Forcing respect for 160+ beliefs is impractical, and undermines freedom of expression

The right to freedom of conscience, religion and belief is one of the foundations of a democratic society. We have listed in this article over 150 religions that are recognised in Ireland, and ten nonreligious philosophical convictions that Human Rights law gives the same status as religious beliefs.

Many people, especially in Ireland, only recognise the right to freedom of religion. The right to freedom of conscience and nonreligious belief are not given the same protection, and consequently there are issues around the protection of the right to freedom of expression and what it encompasses.

People with nonreligious beliefs have exactly the same rights as those with religious beliefs. They have the same right to express their beliefs and through satire if they wish.

The Council of Europe in its Handbook of Freedom of expression stated that:

“The right to freedom of conscience, religion and belief is connected with the right to freedom of expression and the right to freedom of assembly. If you have a religion or belief then you have the right to express it and the right to freedom of assembly.”

RTE Guidelines oblige its programmers to respect beliefs. This does not set a fair balance between the competing interests of the individual who complains and of the community as a whole.

Given Irish history and culture, the obligation to respect religious beliefs comes from a time when  Church and state were inseparable, and religious beliefs were reflected in our Constitution, laws and policy. They still are in many respects, especially in our education system.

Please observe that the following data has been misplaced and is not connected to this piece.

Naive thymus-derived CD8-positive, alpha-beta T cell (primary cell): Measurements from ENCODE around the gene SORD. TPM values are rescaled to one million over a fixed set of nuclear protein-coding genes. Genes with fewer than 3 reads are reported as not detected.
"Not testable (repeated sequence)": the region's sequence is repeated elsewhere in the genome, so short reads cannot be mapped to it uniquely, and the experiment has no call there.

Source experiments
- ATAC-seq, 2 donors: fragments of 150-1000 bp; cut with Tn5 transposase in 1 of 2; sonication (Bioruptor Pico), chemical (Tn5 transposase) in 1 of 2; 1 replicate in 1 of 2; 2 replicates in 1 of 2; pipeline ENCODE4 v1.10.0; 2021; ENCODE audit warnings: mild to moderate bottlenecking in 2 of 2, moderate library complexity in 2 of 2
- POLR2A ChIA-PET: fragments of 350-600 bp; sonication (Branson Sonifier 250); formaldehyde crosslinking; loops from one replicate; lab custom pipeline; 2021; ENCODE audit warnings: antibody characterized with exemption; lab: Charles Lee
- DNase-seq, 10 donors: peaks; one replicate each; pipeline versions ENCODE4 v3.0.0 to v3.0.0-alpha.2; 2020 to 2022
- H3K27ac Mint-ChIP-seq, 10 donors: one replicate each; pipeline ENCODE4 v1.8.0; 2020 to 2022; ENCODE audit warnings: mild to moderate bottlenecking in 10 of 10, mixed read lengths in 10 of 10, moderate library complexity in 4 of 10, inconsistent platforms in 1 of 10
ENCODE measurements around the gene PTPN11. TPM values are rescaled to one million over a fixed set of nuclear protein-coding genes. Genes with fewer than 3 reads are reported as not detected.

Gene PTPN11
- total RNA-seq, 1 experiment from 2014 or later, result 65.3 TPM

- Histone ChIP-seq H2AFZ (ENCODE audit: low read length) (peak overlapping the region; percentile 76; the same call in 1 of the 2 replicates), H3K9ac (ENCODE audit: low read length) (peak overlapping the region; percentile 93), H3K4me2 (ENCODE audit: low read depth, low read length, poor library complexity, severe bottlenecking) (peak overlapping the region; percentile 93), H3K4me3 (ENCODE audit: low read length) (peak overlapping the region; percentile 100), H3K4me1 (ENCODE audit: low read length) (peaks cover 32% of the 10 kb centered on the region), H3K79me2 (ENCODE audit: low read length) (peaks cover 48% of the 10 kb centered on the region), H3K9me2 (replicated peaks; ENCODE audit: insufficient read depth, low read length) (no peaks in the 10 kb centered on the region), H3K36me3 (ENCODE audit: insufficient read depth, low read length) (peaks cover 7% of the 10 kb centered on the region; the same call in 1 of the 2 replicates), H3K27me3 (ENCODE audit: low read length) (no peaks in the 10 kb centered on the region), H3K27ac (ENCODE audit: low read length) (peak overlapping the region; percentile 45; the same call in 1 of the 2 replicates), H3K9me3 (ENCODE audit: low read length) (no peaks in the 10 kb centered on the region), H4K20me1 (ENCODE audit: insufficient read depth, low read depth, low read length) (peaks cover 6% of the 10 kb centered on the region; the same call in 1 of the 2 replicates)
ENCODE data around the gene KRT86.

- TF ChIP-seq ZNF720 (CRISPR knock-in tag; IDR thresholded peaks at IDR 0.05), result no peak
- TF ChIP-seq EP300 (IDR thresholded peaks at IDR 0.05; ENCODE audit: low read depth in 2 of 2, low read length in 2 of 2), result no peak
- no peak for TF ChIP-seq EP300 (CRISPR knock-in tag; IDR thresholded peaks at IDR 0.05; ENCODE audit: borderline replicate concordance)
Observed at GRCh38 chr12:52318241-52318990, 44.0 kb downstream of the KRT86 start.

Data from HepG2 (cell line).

Religious beliefs and political beliefs

The requirement to respect certain religious beliefs has political consequences. Religions seek to influence law and policy to ensure that their particular deeply held convictions are reflected in law and policy for everyone, even if you do not belong to that particular religion.

Political beliefs such as support for capitalism, socialism or nationalism are deeply held convictions held by many people. But RTE does not seek to ensure that political satire does not cause offence. Everyone can understand how such a policy would undermine freedom of expression.

There is no right for anyone not to be offended, even if such criticism may be perceived by some as hurting their religious feelings. Satire is given special protection by the European Court.

RTE should not have guidelines that require programmers to respect beliefs, as this undermines freedom of conscience and expression. It is impossible for any organisation to equally respect every belief in the country.